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The Last Word

by Kylie Fennell


‘It’s two words, not one.’

I assume she is joking but my mother-in-law’s unblinking eyes tell me she’s deadly serious.

I glance down at the Scrabble board. I was pretty chuffed when I’d made the word ‘starlight’. With the double letter and triple word, I’d score more than 40 points. But now I’m questioning myself. Was she right? Was it two words?

‘No,’ the voice of the confident woman, I usually am, screams inside my head. ‘You’re a freakin’ journalist. You know this’.

‘I’m pretty sure ‘starlight’ is one word.’ My voice is deliberately light and airy.

‘I don’t think so, dear.’ My shackles rise at her over-enunciation and the venomous edges to her words.

I appeal to my husband but his furrowed brow tells me to leave it alone.

‘Shouldn’t we check the dictionary?’ I look this time to my father-in-law but he is making a great show of rearranging his tiles. I forge on. ‘That’s what the rules say.’

A tiny muscle in her cheek twitches and my husband compresses his lips.

‘You can have ‘star’,’ she says slicing my word in half and pushing the rejected tiles toward me.

I take a large gulp of my wine, seething that her oppressive rule has contaminated my favourite board game.

She takes her turn and I choke on my sav blanc as she places her tiles in the exact spot mine had been. She has made the word ‘stargazed’.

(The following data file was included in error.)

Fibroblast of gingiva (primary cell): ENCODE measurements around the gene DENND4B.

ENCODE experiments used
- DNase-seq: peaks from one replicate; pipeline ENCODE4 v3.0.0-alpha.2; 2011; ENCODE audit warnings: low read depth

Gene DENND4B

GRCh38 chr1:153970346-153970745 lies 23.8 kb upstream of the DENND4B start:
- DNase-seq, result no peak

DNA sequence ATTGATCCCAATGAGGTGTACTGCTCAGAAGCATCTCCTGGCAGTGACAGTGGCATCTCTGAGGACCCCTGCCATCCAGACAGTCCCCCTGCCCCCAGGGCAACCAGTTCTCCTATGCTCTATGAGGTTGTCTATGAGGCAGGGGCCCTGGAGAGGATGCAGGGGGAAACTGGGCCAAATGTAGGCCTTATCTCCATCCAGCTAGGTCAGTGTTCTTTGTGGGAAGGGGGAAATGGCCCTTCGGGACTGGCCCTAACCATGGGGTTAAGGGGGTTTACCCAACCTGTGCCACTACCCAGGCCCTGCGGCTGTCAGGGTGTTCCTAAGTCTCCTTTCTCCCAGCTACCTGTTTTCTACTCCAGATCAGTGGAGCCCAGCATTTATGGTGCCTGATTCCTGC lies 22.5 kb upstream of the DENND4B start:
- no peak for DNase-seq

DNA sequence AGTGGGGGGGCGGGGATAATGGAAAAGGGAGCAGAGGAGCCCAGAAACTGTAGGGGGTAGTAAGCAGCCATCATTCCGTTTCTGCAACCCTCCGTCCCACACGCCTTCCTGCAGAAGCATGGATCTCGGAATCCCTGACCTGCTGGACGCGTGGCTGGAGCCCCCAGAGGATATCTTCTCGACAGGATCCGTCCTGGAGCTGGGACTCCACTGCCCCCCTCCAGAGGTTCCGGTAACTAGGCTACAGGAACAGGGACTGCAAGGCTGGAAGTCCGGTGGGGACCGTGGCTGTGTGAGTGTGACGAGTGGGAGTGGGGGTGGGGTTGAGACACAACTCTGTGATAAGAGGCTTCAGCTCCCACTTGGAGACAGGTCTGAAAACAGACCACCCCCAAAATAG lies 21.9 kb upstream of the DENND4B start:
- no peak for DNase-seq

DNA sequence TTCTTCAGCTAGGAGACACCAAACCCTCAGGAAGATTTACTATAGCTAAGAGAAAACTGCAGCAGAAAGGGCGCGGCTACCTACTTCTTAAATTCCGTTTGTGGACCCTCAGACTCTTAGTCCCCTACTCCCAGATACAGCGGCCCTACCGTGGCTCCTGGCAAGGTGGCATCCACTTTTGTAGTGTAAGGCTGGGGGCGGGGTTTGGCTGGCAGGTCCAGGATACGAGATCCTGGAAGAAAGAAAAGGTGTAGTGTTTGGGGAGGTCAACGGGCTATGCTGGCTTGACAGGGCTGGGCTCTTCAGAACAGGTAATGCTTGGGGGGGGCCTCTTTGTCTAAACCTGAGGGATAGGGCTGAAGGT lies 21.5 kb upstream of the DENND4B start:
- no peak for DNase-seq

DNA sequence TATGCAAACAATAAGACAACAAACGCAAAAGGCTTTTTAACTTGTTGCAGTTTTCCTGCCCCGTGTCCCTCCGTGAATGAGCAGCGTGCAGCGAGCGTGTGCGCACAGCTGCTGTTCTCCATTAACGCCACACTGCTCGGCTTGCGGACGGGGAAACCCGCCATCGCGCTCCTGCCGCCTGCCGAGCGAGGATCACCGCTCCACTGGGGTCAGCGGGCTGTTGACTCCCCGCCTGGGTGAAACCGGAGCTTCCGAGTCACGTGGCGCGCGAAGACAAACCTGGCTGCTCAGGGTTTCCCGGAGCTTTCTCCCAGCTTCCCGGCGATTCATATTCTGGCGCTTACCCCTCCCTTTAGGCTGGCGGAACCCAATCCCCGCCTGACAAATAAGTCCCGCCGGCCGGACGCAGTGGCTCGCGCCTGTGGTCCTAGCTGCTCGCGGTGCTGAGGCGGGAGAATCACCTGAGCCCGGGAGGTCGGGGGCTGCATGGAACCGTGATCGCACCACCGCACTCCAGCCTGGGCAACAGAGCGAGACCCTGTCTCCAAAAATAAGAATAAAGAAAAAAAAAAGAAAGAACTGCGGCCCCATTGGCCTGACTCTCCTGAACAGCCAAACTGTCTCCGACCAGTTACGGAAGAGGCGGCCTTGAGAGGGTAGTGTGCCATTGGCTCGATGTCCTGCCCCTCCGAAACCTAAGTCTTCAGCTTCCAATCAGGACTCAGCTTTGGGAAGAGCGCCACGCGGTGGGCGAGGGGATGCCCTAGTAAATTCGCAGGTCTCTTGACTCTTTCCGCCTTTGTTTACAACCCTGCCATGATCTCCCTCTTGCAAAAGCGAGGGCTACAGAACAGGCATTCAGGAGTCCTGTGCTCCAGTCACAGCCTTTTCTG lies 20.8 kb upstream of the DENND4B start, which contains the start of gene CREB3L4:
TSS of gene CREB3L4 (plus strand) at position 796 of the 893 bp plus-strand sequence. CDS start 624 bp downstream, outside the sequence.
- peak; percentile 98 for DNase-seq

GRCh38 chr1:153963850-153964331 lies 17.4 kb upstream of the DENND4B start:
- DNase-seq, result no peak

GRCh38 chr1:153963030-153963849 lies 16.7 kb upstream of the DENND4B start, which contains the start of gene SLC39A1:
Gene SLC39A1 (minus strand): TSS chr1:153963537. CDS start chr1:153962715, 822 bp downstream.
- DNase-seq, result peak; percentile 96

‘Now with the double letter and triple word score,’ she says brightly, ‘it adds up to 63!’

‘Great work, Mum,’ my traitorous husband says.

It was on!

When it is my turn again, I recycle my rejected letters to make the word ‘slight’ – a synonym for disdain. The following round I make the word ‘cheat’, and it’s a double word score.

She then responds with ‘defeated’ served with a sickly sweet smile.

But I’m on fire and manage to make ‘overbearing’.

She casts an accusatory glance at me as she creates the word ‘precious’.

Unperturbed, I transform ‘hinge’ into ‘unhinged’.

We’re in equal first position when the tiles in the bag run out. I shuffle my tiles around, turning words over in my mind until it comes to me. I can use all seven letters on my next go. It’s her turn but it’s unlikely she can use all of her tiles. I’m going to win.

I hold my breath as I watch her add letters to an ‘l’. She spells out ‘last’. I smile at the symbolic nature of it, but check myself as she keeps adding letters. A ‘w’, then an ‘o’, an ‘r’, and a ‘d’. She’s used all of her tiles to create ‘lastword.’

The look I shoot at my husband clearly says, ‘WTF!’.  He shrugs in resignation but my anger has dissipated. I know I’m the real winner. I turn the stand around to show my tiles to my husband and am unable to suppress a grin as he processes the word ‘divorce’.